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Tuesday, April 17, 2012
Marc Bolan Glam Personified
Marc Bolan, glam fashion icon, emerged from the "mod" scene about the mid-60's and became hugely popular in 1970 as Marc Bolan and T. Rex. Before achieving any record deals or pop stardom, Bolan was a model for various magazines and commercials sporting the "mod" look and bold fashion wear of Italian clothing designers. Combined with a bright psychedelic inspired apparel, the "glam" persona was quite stunning and sometimes effeminate. The term, "mods", translates as Modernist - a progressive extension of the beat generation - Jack Kerouac, Allen Ginsberg and William S Burroughs. In stark contrast of the social opposition in their generation were the "rockers", still sporting their 1950's style leather jackets and blue jeans, as portrayed in Pete Towshend's movie, "Quadrophenia". A sort of two separately defined classes of sub-culture youths clashing into a high-spirited social awakening amongst British society, characterized as the "mods" vs. "rockers".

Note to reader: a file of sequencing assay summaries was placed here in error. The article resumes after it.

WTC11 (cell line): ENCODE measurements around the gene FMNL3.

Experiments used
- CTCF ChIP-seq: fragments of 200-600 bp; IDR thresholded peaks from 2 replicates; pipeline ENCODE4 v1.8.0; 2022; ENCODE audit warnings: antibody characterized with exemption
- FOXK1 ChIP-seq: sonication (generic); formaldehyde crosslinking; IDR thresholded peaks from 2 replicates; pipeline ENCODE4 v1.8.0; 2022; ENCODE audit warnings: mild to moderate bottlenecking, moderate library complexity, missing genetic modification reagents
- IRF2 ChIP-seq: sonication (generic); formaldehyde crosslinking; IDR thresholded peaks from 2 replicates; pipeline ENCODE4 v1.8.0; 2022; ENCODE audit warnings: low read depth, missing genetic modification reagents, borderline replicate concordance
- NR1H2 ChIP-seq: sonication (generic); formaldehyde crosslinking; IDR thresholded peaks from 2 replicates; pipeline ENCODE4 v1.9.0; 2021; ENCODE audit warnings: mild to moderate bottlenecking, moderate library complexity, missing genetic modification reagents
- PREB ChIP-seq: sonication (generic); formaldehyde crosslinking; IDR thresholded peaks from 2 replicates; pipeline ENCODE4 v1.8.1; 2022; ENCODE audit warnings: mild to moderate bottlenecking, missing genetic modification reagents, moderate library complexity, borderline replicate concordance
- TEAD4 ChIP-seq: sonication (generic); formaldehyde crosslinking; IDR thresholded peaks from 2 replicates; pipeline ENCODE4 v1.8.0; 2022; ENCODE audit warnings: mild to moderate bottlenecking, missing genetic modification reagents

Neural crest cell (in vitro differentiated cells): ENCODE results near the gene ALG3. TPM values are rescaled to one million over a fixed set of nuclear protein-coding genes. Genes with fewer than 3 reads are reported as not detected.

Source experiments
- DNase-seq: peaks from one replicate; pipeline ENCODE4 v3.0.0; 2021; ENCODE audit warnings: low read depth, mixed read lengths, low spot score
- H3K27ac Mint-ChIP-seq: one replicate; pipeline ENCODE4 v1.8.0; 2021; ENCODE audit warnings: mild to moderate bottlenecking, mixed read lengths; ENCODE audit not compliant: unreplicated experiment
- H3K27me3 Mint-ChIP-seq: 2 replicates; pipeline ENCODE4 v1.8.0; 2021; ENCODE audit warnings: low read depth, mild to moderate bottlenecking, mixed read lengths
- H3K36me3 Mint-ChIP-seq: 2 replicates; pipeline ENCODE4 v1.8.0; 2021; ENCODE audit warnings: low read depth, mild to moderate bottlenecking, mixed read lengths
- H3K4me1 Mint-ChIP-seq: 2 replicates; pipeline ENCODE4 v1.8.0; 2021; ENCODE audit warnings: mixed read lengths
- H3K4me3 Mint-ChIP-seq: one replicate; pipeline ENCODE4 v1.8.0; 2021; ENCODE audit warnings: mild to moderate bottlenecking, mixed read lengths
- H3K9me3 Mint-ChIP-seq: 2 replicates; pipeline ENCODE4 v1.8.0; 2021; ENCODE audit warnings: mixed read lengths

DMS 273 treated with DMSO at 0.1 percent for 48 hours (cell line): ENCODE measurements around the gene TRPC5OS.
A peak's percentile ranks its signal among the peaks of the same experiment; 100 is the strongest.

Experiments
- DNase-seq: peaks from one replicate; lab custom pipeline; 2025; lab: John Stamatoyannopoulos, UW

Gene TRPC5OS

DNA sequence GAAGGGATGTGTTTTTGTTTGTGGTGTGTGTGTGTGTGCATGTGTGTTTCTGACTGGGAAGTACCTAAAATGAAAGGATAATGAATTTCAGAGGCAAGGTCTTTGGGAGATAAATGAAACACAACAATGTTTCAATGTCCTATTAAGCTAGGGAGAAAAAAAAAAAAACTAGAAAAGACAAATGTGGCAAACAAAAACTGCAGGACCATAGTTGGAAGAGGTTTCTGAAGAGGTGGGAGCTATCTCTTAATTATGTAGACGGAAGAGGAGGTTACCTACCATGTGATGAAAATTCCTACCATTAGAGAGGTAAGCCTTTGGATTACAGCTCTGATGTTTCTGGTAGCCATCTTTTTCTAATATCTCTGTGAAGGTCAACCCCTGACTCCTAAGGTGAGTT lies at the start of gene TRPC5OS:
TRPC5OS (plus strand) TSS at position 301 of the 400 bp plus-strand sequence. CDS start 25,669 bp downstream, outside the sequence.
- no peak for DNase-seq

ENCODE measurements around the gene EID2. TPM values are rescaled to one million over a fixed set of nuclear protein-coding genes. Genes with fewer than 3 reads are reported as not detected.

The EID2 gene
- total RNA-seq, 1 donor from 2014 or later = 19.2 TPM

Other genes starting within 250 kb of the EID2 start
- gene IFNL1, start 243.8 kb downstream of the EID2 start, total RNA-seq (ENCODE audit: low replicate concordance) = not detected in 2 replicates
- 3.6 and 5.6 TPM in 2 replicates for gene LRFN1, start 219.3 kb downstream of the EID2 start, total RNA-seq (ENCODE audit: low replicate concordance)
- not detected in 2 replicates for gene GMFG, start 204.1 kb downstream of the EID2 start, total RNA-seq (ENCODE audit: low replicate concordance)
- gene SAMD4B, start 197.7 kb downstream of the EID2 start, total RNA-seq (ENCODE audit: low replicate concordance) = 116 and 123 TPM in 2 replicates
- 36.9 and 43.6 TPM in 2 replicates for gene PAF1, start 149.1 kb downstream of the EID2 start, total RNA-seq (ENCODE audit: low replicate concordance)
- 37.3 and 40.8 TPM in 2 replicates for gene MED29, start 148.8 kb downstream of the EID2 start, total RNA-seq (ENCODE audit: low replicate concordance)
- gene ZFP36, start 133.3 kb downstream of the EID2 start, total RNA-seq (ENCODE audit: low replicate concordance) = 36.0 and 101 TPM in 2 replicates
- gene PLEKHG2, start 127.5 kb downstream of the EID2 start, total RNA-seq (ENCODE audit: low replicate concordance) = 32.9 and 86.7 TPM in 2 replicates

Mods were also notorious for ingesting substances such as Benzedrine - Amphetamine pills, Mandrax, LSD-25 tabs, Hash/Cannabis and alcohol as a constant mainstay. The "Glam" scene undoubtedly embraced Bolan as a trend-setter and he was very close to Syd Barret, pop music icon as original singer/songwriter and musical director of the psychedelic band, The Pink Floyd. Other notable rock stars close to Bolan were Rod Stewart, Ronnie Wood, Elton John and collaborations with Jeff Lynne (Electric Light Orchestra), Ringo Starr and androgynous, avant-garde artist, David Bowie. Marc Bolan's songwriting talent is quite apparent in smooth tunes like "Get It On", "20th Century Boy", "Children of the Revolution" and "Metal Guru", all of which have become rock anthems within the classic rock genre and get heavy radio play here in the states from East to West.